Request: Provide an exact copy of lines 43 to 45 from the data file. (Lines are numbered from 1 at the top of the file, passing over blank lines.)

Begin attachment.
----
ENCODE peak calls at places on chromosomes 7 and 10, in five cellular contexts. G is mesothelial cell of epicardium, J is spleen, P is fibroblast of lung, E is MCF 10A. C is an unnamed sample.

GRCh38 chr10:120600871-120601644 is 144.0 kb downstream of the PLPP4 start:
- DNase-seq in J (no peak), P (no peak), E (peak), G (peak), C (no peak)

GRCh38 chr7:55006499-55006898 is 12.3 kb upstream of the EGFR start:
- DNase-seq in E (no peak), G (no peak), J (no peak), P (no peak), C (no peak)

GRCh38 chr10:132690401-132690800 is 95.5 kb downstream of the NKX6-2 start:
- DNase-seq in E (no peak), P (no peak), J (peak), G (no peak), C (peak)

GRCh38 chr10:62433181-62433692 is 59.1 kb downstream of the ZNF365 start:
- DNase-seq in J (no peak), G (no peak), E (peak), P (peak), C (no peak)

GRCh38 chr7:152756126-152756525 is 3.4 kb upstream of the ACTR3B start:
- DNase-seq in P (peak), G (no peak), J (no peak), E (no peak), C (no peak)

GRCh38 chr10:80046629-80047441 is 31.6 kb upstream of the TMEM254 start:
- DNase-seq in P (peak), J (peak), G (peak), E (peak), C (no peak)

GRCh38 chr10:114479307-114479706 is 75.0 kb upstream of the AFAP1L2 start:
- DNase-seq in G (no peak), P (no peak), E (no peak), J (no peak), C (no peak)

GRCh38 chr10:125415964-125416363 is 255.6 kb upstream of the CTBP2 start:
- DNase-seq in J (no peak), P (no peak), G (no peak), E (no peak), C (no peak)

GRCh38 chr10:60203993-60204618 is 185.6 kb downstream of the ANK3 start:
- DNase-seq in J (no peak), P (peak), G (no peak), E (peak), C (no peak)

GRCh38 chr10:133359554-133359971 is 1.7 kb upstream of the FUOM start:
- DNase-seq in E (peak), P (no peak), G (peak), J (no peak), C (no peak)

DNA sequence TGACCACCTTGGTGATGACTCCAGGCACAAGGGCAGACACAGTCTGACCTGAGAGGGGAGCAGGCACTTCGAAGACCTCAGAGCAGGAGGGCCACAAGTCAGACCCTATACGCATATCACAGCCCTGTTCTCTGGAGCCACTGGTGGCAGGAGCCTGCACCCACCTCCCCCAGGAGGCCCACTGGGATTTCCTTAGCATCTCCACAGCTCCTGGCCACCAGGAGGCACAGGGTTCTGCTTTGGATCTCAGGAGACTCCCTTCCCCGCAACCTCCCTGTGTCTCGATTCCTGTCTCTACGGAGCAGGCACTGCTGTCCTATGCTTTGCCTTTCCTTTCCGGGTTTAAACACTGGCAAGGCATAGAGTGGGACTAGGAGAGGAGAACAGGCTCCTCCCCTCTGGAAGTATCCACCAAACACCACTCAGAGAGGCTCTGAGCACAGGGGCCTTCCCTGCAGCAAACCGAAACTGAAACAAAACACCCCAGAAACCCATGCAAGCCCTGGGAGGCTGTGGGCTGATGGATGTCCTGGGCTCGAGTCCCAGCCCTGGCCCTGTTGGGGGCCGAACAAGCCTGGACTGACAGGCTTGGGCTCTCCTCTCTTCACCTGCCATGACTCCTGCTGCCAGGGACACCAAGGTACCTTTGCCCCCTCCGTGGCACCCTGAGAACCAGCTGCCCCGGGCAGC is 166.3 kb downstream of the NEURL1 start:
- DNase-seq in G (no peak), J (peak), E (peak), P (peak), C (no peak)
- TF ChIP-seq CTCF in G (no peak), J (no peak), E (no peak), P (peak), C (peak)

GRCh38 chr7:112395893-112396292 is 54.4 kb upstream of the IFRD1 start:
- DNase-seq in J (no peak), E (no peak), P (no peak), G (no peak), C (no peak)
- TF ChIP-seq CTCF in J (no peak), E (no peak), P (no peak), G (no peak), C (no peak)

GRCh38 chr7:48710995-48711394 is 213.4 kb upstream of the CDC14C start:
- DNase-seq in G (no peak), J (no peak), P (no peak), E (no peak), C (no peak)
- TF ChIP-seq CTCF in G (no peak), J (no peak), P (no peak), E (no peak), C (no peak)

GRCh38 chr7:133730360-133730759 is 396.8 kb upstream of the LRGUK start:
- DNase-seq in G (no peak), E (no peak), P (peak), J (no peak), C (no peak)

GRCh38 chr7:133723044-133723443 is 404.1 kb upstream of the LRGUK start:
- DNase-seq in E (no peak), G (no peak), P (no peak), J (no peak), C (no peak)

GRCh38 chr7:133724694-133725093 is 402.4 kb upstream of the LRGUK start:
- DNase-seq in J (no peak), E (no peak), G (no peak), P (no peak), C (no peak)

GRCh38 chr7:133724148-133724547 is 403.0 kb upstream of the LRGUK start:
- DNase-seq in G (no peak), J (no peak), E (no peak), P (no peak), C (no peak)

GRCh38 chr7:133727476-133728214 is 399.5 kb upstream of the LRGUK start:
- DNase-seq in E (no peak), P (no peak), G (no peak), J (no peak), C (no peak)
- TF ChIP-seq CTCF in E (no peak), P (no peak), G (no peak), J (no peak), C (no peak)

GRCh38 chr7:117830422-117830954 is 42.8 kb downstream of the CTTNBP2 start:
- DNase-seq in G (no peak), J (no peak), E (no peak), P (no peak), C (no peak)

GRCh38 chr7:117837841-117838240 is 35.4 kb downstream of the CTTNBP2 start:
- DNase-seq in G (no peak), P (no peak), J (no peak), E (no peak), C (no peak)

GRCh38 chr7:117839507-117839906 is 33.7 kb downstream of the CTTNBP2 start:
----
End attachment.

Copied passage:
- DNase-seq in G (no peak), J (no peak), E (no peak), P (no peak), C (no peak)

GRCh38 chr7:117837841-117838240 is 35.4 kb downstream of the CTTNBP2 start:
- DNase-seq in G (no peak), P (no peak), J (no peak), E (no peak), C (no peak)